LDD (Gypsy) Moth

LDD Moth
(formerly “Gypsy Moth” Lymantria dispar dispar)


The adult male moths have lighter brown coloration with darker designs on the wing. They also have large antennae which look like feathers. Since only the males can fly, it is quite easy to distinguish the genders, however, the females look quite different being a very light tan colour. The female moths can lay between 500-1000 eggs, and they usually lay them in between tree bark cracks. These eggs are very noticeable as they look like a big tan yellow fluff on the side of the tree. They can also lay them elsewhere such as on yard items and on vehicles. When the eggs hatch the caterpillars have 5 blue and 6 red spots running down parallel down the back. They also have large hairs which stick out and these hairs can irritate your fingers if you touch them. This moth is native to Europe Asia and Africa but came to America around 130 years ago. The spread of these moths is likely due to the movement of firewood.


The LDD moth inhabits Ontario, Quebec, New Brunswick, PEI and Nova Scotia as an invasive species.

Impacts & Control

The larva stage has the highest impact on ecosystems as they will eat foliage, thinning out the canopy of a tree. This can ultimately lead to the tree’s death if enough of its foliage is eaten away. The caterpillars feed on a wide variety of trees, most often oak. Economic and social impacts follow as dead trees can be costly to remove and our forestry industry loses valuable resources. The caterpillars have been known to cause skin irritation when touched.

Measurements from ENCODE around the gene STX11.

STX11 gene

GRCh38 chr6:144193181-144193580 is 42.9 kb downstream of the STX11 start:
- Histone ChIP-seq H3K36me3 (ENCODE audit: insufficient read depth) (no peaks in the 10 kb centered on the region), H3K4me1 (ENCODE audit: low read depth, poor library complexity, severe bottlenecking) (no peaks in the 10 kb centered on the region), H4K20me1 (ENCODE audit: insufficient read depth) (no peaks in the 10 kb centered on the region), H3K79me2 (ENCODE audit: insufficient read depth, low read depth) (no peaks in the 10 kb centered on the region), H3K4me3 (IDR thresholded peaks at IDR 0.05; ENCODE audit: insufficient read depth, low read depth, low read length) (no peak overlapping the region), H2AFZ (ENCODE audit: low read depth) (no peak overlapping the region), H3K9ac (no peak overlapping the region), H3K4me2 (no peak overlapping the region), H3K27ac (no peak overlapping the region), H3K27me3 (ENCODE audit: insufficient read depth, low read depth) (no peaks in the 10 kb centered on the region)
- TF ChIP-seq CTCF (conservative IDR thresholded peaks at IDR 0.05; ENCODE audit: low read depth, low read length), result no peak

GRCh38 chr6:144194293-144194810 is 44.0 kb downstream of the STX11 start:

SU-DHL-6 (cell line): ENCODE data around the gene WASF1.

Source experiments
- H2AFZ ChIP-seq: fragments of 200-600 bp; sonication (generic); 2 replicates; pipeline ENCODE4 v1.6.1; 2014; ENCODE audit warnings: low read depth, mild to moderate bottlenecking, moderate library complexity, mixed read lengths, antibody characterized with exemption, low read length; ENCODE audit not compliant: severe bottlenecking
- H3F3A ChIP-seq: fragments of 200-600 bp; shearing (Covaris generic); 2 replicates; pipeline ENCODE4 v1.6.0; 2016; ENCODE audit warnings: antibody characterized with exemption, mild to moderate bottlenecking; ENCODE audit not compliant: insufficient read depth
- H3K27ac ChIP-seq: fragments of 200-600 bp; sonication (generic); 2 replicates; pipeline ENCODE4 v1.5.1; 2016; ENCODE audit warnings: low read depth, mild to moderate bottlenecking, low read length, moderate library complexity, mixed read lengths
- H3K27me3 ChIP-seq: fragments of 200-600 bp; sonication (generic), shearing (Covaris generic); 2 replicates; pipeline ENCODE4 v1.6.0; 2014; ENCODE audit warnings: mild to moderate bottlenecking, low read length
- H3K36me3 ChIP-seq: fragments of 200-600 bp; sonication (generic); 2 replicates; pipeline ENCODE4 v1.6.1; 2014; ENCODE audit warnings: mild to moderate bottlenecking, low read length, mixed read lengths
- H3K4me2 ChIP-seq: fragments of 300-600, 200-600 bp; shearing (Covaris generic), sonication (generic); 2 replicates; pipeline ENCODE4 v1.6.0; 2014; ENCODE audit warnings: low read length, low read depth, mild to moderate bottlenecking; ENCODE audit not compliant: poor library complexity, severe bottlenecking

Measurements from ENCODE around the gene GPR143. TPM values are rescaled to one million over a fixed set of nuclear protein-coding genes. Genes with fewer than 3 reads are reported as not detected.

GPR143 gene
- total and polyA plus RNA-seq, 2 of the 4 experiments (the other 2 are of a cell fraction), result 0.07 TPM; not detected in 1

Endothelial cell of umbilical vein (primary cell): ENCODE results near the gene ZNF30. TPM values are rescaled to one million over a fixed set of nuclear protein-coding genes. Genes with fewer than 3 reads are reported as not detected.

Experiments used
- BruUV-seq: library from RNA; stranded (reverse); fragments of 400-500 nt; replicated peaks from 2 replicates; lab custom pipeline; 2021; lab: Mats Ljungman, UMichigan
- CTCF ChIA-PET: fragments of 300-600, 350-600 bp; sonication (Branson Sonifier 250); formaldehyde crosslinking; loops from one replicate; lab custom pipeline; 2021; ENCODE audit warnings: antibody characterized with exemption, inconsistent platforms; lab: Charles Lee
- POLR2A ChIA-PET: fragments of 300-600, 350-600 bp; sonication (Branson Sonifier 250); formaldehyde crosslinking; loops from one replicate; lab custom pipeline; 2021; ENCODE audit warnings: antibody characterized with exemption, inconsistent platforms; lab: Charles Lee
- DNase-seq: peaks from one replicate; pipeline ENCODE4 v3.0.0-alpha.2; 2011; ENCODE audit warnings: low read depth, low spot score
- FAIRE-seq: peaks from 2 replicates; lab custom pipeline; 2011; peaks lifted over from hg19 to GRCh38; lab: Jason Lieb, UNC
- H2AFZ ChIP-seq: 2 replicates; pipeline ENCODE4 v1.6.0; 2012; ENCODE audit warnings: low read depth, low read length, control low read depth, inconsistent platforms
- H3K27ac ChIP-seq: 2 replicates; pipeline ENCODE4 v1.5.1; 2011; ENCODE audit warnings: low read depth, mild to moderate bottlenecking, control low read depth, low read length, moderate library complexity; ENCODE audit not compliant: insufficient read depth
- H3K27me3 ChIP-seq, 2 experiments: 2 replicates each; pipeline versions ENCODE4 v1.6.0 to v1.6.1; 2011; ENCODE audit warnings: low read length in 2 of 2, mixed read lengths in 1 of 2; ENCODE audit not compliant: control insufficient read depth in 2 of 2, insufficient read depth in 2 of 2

Surveys are conducted to measure populations and identify target areas. Once this is done then there are different techniques to control them.

  • Manually scraping away egg sites
  • Banding trees with sticky barriers
  • Chemical sprays to kill larvae
  • Helicopters also spray pesticides in identified areas if the issue is prominent.

Property owners should regularly inspect their trees and outdoor equipment during late spring and early summer for signs of egg sacs. If they find one, then soak the sac in water with soap/bleach for 3 days to kill the eggs. As a property owner, you can also be wary when transporting firewood.

Inspect your vehicle and equipment after travelling to infested areas.

One method for property owners is to wrap a band of burlap near the base of their trees, as the day gets warmer the moth larvae will move down the tree and take shade under the burlap. At the hottest part of the day, remove the burlap and soap it in soapy/bleached water for a few days.

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